Busy College Students May Get Convenient Ballot Drop-Offs
Assembly Democrats and Republicans sparred over whether college students at three state universities and colleges should be given vote-by-mail drop-off locations.
During a lengthy floor session on August 23 – the first of the last seven working days of the 2010 legislative year – the measure on ballot drop-offs for college students generated some of the most heat.
Democrats argued the bill encouraged more turnout by young voters and strengthened the Democratic process.
“Data shows the younger the person is when they begin voting… the high(er) likelihood they will stay a voter all their adult life,” said Assemblywoman Nancy Skinner, a Berkeley Democrat.
Republicans questioned the idea saying students could easily obtain an absentee ballot like other voters and, if too lazy to do so, wouldn’t be incentivized by a ballot drop-off on campus.
“We all deal with stress, the pressures of daily life, said Assemblyman Bill Berryhill, a Stockton Republican. “Either we do an absentee ballot or go to the polls. “This is the wrong message to send colleges kids about responsibility.”
The bill, SB 970 by Sen. Ellen Corbett, a San Leandro Democrat, allows vote-by-mail drop-offs to be established at one University of California campus with at least 20,000 students, one California State University campus with at least 13,000 students and a community college with at least 10,000 students.
The drop-off sites would be in place for at least one election between January 1, 2011 and December 31, 2016.
Many students wouldn’t enjoy the convenience of the drop-ff locations.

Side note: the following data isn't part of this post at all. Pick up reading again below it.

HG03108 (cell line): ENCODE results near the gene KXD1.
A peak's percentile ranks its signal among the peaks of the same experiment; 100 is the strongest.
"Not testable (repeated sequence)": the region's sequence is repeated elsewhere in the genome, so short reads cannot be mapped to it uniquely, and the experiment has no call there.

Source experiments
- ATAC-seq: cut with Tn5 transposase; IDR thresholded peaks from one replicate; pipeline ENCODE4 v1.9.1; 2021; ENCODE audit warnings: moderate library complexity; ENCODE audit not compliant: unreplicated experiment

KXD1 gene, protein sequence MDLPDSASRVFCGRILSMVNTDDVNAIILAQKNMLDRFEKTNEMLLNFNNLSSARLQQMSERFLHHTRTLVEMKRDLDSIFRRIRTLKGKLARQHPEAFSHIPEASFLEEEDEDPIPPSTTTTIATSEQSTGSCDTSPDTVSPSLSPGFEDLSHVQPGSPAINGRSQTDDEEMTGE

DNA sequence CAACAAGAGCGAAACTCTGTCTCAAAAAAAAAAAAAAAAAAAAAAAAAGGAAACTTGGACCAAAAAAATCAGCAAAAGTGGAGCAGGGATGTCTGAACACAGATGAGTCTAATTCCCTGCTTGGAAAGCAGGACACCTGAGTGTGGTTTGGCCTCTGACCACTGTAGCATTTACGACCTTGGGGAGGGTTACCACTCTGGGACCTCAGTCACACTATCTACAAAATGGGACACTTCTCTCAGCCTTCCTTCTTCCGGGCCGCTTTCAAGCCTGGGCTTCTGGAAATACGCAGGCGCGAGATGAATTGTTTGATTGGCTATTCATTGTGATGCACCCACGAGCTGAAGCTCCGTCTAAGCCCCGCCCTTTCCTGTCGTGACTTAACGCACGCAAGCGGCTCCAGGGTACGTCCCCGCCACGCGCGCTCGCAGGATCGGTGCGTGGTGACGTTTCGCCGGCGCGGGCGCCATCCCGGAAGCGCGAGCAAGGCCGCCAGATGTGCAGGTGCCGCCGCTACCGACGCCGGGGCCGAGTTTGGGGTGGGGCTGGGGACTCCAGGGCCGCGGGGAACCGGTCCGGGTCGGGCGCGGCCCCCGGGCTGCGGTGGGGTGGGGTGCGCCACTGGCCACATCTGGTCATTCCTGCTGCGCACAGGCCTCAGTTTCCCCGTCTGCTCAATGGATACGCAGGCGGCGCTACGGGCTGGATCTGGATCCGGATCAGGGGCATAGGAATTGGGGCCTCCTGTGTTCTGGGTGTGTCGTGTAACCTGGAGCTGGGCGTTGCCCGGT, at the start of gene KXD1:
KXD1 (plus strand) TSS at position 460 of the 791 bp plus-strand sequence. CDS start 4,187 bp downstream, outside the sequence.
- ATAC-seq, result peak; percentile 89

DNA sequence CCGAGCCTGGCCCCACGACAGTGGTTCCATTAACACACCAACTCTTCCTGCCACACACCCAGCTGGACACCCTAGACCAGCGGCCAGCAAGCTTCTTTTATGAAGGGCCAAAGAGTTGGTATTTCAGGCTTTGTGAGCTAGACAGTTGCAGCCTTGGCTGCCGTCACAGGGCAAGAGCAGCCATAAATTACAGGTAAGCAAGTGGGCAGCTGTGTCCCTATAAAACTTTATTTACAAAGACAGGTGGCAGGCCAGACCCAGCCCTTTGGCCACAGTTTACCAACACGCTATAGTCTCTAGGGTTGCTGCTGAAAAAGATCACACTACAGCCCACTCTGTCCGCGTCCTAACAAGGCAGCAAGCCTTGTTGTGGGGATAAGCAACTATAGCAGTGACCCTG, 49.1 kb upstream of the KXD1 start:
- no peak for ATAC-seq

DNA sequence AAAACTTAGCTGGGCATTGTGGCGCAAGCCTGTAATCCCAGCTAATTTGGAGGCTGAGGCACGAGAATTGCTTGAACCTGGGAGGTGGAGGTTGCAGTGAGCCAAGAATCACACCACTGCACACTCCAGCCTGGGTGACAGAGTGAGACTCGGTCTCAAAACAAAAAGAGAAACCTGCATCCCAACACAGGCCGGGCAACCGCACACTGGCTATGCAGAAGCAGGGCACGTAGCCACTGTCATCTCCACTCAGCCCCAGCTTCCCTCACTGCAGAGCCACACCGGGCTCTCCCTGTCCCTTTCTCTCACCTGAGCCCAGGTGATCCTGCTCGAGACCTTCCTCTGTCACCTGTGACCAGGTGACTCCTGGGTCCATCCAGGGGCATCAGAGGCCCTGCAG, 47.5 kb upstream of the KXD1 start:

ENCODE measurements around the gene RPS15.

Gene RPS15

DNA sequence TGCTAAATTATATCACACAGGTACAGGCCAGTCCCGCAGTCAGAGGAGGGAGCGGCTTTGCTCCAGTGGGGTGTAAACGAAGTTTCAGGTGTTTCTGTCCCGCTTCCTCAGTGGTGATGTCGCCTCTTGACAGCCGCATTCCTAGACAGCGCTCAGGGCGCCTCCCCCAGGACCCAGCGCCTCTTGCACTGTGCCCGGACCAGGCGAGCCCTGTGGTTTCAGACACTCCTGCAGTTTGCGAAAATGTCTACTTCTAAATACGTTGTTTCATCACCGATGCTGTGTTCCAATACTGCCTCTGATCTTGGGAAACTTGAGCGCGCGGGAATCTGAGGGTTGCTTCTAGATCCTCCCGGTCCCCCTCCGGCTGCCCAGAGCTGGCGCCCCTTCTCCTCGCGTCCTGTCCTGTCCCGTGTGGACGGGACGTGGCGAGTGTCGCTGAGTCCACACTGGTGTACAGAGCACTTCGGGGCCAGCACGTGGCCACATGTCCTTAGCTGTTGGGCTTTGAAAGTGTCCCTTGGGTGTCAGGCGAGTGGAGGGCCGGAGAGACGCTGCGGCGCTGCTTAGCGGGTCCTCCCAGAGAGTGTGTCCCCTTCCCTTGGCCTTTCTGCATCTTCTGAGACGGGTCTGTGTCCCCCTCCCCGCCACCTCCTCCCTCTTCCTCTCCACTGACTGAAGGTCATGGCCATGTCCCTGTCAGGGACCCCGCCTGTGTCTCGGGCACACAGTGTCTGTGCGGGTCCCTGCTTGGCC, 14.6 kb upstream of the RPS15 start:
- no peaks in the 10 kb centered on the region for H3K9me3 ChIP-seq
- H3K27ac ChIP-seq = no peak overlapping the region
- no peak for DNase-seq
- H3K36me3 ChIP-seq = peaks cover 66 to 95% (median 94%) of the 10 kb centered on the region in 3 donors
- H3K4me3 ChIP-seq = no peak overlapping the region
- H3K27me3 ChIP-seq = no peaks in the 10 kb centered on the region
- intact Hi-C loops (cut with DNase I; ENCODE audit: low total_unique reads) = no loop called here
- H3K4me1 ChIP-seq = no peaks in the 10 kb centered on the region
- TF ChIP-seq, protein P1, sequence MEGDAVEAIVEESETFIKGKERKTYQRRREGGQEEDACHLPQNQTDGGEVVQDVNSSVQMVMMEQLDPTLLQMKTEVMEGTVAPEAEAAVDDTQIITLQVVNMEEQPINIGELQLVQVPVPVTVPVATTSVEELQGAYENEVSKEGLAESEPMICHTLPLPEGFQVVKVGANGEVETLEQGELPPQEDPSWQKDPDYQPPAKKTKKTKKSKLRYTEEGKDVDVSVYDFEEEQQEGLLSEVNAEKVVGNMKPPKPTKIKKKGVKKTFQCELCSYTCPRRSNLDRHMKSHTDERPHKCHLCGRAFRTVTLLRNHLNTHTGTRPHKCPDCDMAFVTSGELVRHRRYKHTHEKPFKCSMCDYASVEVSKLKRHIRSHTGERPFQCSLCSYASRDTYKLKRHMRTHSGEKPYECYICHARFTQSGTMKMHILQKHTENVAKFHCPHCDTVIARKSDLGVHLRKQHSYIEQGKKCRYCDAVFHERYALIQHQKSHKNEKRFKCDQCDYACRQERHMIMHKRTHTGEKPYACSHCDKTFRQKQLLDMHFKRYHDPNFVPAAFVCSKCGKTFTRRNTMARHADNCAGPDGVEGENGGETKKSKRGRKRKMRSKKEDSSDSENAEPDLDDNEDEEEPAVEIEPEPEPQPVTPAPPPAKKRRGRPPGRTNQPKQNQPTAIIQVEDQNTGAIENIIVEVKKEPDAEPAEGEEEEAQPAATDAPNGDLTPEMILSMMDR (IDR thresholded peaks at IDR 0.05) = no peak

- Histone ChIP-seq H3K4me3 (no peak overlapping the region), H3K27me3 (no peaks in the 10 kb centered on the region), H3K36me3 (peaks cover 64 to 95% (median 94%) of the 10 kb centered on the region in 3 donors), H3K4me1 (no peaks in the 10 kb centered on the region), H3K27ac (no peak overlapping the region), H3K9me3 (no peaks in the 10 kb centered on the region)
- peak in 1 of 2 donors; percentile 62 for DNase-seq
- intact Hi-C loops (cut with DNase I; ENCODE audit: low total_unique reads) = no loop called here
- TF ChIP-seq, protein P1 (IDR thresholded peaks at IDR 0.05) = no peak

The University of California is the smallest of the higher education systems with 191,000 students at 10 campuses.
California State University has 23 campuses with 417,00 students while the community colleges have 112 campuses and 2.9 million students.
Republicans also questioned some of the reasons given by the students for needing the convenience of a ballot drop-off.
“They’ll never be less busy than they are in college. Gimme a break,” said Assemblywoman Diane Harkey, a Laguna Niguel Republican.
“They’re too busy between finals and the homework that they have to study for?” said Assemblyman Anthony Adams, a Hesperia Republican. “Seriously this who you want voting?”
GOP Assemblyman Joel Anderson of La Mesa wondered if the civics classes offered were so poor that students couldn’t figure out how to vote.
Part of the opposition by GOP lawmakers to making it easier for young voters to cast ballot is that younger voters tend to be more likely to support Democrats.
The Assembly analysis of the bill notes that local elections officials already have the power to establish ballot drop-off locations and locate polling places on college and university campuses.
Corbett’s measure was returned to the Senate on a 43 to 25 vote. It faces one more vote there before being sent to Gov. Arnold Schwarzenegger who has no public position on the bill.
Sent to the governor were two measures affecting veterans. One, AB 1088 by GOP Assemblyman Nathan Fletcher of San Diego, would create a voluntary tax check-off to benefit veterans homes. The check-off wouldn’t appear on state tax forms until one of the existing 15 expires.
It was approved on a 57 to 0 vote.
A second bill – AB 1757 by Assemblyman Bill Monning, a Santa Cruz Democrat, authorizes the creation of a veterans cemetery at what was formerly Fort Ord in Monterey County.
Assemblyman Paul Cook, a Yucaipa republican and U.S. Marine Corps colonel, thanked his two colleagues for giving him a place he could retire and a burial site.
August 23 is the 54th day of the new fiscal year for which no budget has been enacted. The Legislature is required by the constitution to send the governor a spending plan by June 15, two weeks before the start of the fiscal year.
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